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Florin O. Bilbiie

30 November 2004
WORKING PAPER SERIES - No. 408
Details
Abstract
When enough agents do not participate in asset markets, the slope of the aggregate demand curve is reversed. Monetary policy should be passive, to ensure equilibrium determinacy and to minimize variations in output and inflation. This paper presents evidence that asset markets participation in the US was limited over the Great Inflation period and the slope of the IS curve had the 'wrong' sign. Our results may help explain the 'Great Inflation' and give optimism for FED policy. If the economy was characterized by a relatively higher degree of financial frictions over that period: (i) policy implied a determinate equilibrium and ruled out sunspot fluctuations; (ii) policy was closer to optimal than conventional wisdom dictates; (iii) responses and variability of macroeconomic variables conditional upon fundamental shocks are close to their estimated counterparts for a wide range of reasonable parameterizations. Notably, 'cost-push' shocks are enough to generate a Great Inflation.
JEL Code
E31 : Macroeconomics and Monetary Economics→Prices, Business Fluctuations, and Cycles→Price Level, Inflation, Deflation
E32 : Macroeconomics and Monetary Economics→Prices, Business Fluctuations, and Cycles→Business Fluctuations, Cycles
E44 : Macroeconomics and Monetary Economics→Money and Interest Rates→Financial Markets and the Macroeconomy
E58 : Macroeconomics and Monetary Economics→Monetary Policy, Central Banking, and the Supply of Money and Credit→Central Banks and Their Policies
E65 : Macroeconomics and Monetary Economics→Macroeconomic Policy, Macroeconomic Aspects of Public Finance, and General Outlook→Studies of Particular Policy Episodes
31 January 2006
WORKING PAPER SERIES - No. 582
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Abstract
Using vector autoregressions on U.S. time series for 1957-1979 and 1983-2004, we find government spending shocks to have stronger effects on output, consumption, and wages in the earlier sample. We try to account for this observation within a DSGE model featuring price rigidities and limited asset market participation. Specifically, we estimate the structural parameters of the model for both samples by matching impulse responses. Model-based counterfactual experiments suggest that increased asset market participation accounts for some of the changes in fiscal transmission. However, the key quantitative factor appears to be the more active monetary policy of the Volcker-Greenspan period.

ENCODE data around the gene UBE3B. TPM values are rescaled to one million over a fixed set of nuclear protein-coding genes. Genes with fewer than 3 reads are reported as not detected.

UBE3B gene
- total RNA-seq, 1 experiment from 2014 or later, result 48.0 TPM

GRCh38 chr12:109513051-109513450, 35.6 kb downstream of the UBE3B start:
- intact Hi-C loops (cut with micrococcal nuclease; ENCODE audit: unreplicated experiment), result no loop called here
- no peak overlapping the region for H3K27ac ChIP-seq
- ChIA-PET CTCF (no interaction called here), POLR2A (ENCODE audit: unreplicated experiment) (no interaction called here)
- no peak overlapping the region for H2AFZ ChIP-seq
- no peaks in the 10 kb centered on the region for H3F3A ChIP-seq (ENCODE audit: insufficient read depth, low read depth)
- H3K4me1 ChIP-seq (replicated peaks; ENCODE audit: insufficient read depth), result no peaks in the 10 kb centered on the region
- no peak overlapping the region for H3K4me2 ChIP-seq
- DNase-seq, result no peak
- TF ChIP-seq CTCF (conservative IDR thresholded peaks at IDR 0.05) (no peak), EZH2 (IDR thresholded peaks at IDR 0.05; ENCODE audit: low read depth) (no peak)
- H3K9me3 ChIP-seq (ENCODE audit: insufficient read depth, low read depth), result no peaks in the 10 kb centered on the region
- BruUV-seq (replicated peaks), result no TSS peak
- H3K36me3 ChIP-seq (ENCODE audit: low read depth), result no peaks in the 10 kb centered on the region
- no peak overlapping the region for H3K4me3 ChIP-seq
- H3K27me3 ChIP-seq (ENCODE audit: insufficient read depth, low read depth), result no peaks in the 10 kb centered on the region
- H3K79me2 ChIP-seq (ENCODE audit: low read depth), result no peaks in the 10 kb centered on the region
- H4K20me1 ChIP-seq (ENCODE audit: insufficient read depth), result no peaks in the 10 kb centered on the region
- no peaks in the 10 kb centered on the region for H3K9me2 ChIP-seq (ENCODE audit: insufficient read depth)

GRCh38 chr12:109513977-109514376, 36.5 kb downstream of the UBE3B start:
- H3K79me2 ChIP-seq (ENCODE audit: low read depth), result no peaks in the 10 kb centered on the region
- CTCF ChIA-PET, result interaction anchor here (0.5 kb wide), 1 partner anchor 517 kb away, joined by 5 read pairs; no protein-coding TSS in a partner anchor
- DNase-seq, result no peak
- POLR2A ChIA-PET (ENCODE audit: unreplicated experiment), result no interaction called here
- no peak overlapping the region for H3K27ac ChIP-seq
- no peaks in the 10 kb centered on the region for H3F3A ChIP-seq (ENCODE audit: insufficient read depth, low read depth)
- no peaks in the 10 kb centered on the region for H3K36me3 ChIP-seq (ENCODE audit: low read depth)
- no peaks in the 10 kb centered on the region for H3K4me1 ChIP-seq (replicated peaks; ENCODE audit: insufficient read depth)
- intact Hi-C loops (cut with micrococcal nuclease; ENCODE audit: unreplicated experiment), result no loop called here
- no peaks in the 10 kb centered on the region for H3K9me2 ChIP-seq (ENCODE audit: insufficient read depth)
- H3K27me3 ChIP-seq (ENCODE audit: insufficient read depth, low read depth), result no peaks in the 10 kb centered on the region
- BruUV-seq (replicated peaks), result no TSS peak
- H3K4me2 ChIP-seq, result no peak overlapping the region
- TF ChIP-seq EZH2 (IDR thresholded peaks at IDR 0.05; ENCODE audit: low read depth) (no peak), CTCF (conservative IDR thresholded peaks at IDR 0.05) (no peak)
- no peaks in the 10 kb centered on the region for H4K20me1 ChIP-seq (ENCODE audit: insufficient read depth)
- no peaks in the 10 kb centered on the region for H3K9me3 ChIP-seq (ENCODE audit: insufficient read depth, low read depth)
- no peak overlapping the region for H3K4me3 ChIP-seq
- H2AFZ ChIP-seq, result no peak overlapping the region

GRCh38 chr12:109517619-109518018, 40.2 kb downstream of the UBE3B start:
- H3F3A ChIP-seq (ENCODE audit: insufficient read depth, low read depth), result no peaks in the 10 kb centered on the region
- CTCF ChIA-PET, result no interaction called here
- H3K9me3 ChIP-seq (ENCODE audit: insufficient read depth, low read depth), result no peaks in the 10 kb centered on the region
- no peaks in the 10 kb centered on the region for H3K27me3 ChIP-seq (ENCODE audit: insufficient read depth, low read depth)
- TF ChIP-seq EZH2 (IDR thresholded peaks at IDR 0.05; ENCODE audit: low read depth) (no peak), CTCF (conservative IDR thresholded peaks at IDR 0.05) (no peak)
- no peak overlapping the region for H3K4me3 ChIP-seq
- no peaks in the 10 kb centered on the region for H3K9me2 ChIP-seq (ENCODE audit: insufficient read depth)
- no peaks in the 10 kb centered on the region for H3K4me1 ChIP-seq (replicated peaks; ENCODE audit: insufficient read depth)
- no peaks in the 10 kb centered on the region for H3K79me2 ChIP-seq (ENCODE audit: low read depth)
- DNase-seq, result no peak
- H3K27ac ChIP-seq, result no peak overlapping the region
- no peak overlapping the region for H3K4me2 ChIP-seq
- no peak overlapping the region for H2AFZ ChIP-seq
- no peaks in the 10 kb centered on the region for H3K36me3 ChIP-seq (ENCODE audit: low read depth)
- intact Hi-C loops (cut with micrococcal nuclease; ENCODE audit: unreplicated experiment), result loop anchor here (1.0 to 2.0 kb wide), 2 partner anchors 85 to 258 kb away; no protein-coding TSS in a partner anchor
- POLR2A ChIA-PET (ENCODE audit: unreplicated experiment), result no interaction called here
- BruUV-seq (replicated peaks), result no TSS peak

JEL Code
E21 : Macroeconomics and Monetary Economics→Consumption, Saving, Production, Investment, Labor Markets, and Informal Economy→Consumption, Saving, Wealth
E62 : Macroeconomics and Monetary Economics→Macroeconomic Policy, Macroeconomic Aspects of Public Finance, and General Outlook→Fiscal Policy
E63 : Macroeconomics and Monetary Economics→Macroeconomic Policy, Macroeconomic Aspects of Public Finance, and General Outlook→Comparative or Joint Analysis of Fiscal and Monetary Policy, Stabilization, Treasury Policy
25 May 2012
WORKING PAPER SERIES - No. 1438
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Abstract
This paper argues that limited asset market participation is crucial in explaining U.S. macroeconomic performance and monetary policy before the 1980s, and their changes thereafter. In an otherwise conventional sticky-price model, standard aggregate demand logic is inverted at low enough asset market participation: interest rate increases become expansionary; passive monetary policy ensures equilibrium determinacy and maximizes welfare. This suggests that Federal Reserve policy in the pre-Volcker era was better than conventional wisdom implies. We provide empirical evidence consistent with this hypothesis, and study the relative merits of changes in structure and shocks for reproducing the conquest of the Great Inflation and the Great Moderation.
JEL Code
E31 : Macroeconomics and Monetary Economics→Prices, Business Fluctuations, and Cycles→Price Level, Inflation, Deflation
E32 : Macroeconomics and Monetary Economics→Prices, Business Fluctuations, and Cycles→Business Fluctuations, Cycles
E44 : Macroeconomics and Monetary Economics→Money and Interest Rates→Financial Markets and the Macroeconomy
E52 : Macroeconomics and Monetary Economics→Monetary Policy, Central Banking, and the Supply of Money and Credit→Monetary Policy